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Wednesday, February 25, 2015

Great advice for writers and editors from The New Yorker

I've no idea by what act of creative accountancy The New Yorker manages to keep going but I'm delighted it does. To mark the magazine's 90th anniversary they've published this podcast which features lots of the magazine's key people talking about how the magazine is written and edited.

It's full of good thoughts. The secret of editing is not to come up with the best article but to come up with the best article the writer can write.

I like the one about the editor who told James Thurber not to bother improving his drawing because "if you get any better, you'd be mediocre".

I also like the other one about the editor who when she wanted to be abusive would scrawl the word "poetry" on a proof.

I think she was also the one who said "if you can't say it clearly it doesn't exist".


  1. They claim to have more readers now than at any time in their history. What is that that they do differently? Could it be a relatively generous subscription deal? Even for overseas posting to the UK it works out at about £1.50 per issue.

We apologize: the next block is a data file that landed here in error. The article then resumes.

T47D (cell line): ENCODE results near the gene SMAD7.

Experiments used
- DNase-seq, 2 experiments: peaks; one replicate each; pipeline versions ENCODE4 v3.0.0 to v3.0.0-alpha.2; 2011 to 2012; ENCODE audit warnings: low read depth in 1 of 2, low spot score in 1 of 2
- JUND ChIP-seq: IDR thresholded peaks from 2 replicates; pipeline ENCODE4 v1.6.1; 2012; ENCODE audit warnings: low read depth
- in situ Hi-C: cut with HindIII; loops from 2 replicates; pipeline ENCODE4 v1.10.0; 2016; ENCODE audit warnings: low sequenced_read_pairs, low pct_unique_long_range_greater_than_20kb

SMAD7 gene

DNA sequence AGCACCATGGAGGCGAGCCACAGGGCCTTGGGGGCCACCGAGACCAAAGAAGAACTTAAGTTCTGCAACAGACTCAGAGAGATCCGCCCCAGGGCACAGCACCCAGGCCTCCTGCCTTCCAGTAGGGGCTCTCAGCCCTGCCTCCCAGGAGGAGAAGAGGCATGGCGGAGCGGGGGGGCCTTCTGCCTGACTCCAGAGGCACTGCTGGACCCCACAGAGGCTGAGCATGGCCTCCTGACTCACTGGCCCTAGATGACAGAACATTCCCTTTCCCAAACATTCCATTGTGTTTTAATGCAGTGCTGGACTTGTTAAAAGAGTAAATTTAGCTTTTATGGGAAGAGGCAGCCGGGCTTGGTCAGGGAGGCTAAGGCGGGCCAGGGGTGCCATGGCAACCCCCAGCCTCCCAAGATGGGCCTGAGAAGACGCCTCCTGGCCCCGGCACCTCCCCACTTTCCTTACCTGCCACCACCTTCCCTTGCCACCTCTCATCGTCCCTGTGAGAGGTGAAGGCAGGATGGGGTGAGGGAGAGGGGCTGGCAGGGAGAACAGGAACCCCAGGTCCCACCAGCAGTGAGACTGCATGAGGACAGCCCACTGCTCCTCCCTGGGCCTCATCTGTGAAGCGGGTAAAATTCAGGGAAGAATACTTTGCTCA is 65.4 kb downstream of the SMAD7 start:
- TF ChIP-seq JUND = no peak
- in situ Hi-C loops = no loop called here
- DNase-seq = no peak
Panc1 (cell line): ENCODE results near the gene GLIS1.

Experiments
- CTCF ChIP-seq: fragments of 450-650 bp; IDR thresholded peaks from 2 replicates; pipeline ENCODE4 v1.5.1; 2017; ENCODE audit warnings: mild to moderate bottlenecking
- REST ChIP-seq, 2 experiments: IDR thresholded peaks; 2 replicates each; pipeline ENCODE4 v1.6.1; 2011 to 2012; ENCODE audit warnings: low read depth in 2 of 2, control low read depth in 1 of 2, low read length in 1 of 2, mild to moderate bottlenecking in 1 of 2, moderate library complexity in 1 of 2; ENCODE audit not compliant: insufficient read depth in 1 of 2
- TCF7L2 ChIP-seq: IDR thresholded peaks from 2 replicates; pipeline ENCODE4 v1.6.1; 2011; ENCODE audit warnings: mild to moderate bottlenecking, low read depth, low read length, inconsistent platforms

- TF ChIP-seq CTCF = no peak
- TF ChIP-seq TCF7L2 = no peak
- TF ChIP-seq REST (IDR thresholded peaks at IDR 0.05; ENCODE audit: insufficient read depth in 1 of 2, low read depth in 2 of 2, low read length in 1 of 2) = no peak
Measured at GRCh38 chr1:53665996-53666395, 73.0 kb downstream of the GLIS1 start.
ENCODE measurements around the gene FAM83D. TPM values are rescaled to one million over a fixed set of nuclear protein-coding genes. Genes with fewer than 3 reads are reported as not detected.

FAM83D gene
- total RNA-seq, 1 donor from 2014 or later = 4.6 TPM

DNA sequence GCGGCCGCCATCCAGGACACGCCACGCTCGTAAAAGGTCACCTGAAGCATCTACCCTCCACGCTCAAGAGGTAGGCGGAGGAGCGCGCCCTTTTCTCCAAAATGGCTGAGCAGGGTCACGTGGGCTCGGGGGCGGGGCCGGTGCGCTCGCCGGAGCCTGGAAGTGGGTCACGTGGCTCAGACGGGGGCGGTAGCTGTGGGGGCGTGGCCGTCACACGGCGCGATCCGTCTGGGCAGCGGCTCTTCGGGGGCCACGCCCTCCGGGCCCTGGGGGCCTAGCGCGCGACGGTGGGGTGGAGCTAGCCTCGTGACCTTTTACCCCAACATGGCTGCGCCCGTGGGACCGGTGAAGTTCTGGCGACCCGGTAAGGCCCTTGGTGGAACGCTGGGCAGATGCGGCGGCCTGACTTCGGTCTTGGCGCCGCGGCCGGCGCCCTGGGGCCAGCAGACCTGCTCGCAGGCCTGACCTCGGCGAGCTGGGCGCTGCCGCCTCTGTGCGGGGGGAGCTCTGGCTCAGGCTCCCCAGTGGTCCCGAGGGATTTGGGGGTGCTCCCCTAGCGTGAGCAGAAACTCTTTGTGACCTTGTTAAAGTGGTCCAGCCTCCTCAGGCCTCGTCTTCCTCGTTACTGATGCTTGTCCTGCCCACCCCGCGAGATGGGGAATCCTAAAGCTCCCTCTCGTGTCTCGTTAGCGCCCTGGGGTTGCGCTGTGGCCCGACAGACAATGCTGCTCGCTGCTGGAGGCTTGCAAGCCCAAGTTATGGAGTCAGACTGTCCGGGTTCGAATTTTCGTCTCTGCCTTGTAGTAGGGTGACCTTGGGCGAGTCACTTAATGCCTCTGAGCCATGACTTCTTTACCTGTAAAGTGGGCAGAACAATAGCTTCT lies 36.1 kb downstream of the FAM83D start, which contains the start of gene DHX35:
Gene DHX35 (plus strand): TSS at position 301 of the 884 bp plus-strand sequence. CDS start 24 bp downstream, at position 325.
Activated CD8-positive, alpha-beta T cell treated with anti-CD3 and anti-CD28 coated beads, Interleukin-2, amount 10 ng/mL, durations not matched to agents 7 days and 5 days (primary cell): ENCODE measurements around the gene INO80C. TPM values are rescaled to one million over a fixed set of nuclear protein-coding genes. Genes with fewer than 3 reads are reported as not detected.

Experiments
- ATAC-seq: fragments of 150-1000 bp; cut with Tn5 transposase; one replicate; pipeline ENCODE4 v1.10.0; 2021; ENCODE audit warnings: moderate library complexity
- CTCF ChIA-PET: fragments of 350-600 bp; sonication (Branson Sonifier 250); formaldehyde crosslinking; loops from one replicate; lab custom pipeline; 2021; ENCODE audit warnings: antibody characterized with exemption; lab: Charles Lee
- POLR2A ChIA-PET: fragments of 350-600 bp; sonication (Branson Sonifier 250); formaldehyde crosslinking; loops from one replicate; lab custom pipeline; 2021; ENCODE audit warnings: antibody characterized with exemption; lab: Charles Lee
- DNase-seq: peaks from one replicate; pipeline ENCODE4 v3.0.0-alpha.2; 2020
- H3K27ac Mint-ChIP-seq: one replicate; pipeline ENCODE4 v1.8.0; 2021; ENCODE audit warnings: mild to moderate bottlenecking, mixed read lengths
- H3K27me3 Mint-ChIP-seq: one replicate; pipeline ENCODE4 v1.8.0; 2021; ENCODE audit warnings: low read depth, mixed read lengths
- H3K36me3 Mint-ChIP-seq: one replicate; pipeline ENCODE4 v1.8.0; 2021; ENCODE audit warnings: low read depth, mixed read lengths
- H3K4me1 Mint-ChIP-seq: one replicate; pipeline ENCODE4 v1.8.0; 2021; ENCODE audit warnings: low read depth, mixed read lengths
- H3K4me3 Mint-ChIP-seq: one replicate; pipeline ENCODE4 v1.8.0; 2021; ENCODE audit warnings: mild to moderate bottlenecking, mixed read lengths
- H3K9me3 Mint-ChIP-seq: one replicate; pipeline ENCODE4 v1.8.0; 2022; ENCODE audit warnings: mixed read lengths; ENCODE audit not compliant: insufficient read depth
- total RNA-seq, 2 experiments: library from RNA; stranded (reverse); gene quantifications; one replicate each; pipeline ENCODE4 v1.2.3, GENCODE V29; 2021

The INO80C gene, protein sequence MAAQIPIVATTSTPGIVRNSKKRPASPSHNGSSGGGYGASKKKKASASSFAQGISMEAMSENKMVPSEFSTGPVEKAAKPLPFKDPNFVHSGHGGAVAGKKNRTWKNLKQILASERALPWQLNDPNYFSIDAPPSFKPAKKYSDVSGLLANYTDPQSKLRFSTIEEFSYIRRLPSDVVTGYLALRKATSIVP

2. I've toyed with a sub for many years - but one long do the issues take to arrive in the UK? I generally pick a copy up in WHS, but they're usually well over a week out of date when they hit the shelves.

  3. When do UK subscriber copies hit the doormat? Much behind US newsstand date??

  4. IN my experience the subs copies arrive before the UK on-sale date. And they also give you iPad access so you can read it as soon as it's published.

  5. Ahh thank you. And sorry for the double post - wasn't sure I'd sent first.

    Floreat Wakefieldia

  6. You will never regret it! It's available online, but it's not, like, a newspaper.